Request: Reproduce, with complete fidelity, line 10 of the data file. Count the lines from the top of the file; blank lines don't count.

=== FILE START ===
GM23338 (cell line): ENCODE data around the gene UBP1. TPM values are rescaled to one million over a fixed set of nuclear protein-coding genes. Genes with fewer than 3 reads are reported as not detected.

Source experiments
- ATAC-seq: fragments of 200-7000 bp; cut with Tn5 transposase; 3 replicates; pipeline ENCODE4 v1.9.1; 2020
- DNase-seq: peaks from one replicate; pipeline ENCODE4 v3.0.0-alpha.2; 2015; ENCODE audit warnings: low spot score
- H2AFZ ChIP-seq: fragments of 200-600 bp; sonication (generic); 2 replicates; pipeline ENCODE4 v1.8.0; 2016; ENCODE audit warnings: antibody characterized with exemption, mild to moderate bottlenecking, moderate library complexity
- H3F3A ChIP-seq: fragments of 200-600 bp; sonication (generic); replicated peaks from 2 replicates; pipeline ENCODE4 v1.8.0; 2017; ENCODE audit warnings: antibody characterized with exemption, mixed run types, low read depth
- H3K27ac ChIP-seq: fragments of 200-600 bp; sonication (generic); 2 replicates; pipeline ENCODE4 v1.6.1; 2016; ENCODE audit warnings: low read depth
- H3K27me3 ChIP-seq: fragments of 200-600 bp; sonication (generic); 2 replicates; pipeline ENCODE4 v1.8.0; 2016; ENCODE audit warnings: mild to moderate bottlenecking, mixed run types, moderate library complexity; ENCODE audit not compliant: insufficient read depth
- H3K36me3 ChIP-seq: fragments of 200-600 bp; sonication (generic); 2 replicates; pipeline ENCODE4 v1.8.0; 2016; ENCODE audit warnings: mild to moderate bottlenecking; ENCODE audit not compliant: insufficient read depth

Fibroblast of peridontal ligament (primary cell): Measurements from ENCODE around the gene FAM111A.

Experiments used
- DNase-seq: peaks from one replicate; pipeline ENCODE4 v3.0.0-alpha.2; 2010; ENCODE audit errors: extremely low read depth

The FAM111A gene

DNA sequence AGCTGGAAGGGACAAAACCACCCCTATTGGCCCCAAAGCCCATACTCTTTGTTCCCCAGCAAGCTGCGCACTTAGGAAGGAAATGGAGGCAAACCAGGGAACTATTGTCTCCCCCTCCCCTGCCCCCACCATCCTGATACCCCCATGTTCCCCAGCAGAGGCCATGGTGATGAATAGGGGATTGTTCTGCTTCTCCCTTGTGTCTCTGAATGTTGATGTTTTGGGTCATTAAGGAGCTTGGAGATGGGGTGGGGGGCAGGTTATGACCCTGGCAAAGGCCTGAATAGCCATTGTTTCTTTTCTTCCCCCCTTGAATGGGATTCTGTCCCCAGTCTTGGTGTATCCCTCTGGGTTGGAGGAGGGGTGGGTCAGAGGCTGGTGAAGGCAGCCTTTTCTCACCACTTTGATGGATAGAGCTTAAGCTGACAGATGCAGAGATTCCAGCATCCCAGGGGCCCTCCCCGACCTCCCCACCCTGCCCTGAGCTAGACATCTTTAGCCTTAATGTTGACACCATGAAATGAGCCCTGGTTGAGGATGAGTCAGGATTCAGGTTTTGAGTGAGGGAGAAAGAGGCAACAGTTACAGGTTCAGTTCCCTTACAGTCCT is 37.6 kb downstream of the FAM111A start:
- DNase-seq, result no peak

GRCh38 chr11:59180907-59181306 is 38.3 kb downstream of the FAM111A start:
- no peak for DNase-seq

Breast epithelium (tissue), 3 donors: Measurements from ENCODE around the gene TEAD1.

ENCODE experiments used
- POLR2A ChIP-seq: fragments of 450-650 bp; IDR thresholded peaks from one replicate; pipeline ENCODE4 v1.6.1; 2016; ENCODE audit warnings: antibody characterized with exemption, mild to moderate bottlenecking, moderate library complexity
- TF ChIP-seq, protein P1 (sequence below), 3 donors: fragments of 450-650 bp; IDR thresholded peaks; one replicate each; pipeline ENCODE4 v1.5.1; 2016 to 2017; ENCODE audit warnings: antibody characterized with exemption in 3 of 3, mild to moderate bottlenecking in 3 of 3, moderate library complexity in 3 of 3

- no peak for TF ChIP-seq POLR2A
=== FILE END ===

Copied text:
Fibroblast of peridontal ligament (primary cell): Measurements from ENCODE around the gene FAM111A.